Comments on: Scientist at Work: Bill Shuster https://blog.epa.gov/blog/2012/11/scientist-at-work-bill-shuster/ The EPA Blog Mon, 14 Dec 2015 16:24:21 +0000 hourly 1 http://wordpress.org/?v=4.2.1 By: Bill Shuster https://blog.epa.gov/blog/2012/11/scientist-at-work-bill-shuster/#comment-3276 Tue, 20 Nov 2012 17:16:07 +0000 http://blog.epa.gov/science/?p=1570#comment-3276 Good training in one of the natural science disciplines is definitely a plus. What you describe here is well within the purview of hydrology, especially as it intersects with meteorology. If you are interested in further researchering this area of endeavor, run searches on terms such as snow hydrology, mountain range hydrology and snowpack hydrology, hillslope hydrology, etc. These are areas in which there is a great deal of active research.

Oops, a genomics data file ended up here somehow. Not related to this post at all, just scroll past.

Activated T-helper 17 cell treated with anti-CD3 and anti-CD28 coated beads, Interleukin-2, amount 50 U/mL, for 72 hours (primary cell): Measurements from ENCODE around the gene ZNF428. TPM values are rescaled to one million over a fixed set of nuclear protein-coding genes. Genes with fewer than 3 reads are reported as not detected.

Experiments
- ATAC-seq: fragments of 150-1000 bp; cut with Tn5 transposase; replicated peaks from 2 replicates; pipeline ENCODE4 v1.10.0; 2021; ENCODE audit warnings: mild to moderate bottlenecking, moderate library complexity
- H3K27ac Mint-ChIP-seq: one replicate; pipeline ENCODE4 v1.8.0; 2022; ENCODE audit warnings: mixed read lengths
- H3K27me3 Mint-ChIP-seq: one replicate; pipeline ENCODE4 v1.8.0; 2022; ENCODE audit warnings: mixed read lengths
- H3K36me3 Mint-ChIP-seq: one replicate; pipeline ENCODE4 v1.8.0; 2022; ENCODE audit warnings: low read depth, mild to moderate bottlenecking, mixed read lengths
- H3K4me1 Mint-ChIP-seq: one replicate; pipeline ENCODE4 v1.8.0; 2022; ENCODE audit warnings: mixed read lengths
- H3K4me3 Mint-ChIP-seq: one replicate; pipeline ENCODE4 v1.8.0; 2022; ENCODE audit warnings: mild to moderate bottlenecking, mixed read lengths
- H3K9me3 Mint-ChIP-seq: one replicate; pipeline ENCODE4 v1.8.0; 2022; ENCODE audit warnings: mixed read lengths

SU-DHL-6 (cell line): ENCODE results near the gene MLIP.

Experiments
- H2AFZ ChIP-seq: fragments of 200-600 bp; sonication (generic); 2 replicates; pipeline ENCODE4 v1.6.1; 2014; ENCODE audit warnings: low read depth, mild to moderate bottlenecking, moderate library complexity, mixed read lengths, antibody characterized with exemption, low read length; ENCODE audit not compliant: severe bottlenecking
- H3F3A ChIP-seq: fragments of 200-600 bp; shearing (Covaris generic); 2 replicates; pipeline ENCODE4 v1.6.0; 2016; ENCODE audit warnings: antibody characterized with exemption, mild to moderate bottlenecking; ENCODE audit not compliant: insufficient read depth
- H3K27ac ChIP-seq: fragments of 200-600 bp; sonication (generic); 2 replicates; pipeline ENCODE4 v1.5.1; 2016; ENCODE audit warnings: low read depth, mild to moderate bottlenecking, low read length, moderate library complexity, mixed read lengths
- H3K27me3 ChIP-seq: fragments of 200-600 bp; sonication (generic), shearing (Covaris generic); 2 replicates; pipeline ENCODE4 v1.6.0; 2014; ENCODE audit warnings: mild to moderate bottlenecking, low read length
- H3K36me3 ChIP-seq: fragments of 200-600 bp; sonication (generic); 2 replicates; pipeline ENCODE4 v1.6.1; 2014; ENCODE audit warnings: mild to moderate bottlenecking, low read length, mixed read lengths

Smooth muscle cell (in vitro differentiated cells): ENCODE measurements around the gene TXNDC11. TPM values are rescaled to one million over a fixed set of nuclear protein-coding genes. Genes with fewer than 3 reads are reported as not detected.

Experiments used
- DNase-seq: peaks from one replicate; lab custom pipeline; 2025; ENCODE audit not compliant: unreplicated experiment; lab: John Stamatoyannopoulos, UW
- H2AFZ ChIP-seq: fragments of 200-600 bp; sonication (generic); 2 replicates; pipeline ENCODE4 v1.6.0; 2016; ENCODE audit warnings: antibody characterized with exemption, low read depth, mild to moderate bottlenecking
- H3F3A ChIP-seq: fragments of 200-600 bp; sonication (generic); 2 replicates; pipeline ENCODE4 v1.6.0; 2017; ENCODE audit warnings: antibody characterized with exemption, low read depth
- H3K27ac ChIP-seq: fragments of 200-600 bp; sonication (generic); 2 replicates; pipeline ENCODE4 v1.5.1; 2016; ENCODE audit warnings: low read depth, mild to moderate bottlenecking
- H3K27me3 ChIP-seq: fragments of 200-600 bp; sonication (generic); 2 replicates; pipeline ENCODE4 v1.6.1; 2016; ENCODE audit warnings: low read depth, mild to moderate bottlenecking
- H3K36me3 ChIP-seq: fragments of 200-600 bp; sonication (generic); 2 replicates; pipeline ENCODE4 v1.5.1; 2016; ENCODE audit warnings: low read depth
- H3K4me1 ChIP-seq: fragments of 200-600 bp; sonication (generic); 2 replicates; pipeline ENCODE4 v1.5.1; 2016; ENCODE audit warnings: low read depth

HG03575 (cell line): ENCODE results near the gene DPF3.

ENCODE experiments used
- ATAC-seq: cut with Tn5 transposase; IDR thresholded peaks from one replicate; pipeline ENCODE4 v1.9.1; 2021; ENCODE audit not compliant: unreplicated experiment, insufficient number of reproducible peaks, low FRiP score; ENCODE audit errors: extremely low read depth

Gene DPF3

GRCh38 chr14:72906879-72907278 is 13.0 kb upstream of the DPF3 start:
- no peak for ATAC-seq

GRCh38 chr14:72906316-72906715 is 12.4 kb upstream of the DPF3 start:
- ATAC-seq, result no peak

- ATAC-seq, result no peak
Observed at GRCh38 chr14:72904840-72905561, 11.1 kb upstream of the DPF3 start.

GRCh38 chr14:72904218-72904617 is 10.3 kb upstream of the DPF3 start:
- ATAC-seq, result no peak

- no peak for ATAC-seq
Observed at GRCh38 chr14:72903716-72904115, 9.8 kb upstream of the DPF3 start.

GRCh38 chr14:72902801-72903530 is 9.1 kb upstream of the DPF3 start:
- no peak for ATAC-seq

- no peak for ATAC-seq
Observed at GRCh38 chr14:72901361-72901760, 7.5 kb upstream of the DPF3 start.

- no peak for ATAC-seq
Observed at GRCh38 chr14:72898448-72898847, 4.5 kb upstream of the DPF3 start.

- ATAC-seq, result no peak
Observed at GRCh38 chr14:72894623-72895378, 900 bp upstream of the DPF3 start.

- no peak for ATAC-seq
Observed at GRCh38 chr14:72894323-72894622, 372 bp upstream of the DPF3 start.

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By: Tom Rothschild https://blog.epa.gov/blog/2012/11/scientist-at-work-bill-shuster/#comment-3275 Sat, 17 Nov 2012 11:47:50 +0000 http://blog.epa.gov/science/?p=1570#comment-3275 I am currently thinking hydrology would have been a better focus for my B.S. major than chemistry (U.T.Martin,1978). I find the field to be more active than my advisors said Chemistry would be. I was interested in knowing if you thought an increase of fresh water into the ocean would be a good influence. My projected theory is if more rainfall happened within our natural boundaries of mountain ranges, this should increase rainfall turning into snow as the clouds would not find their way over this barriers, and then to the ocean. This increased snow would trap greenhouse gases, besides providing more snowmelt. Is this what hydrology would help me interpret?

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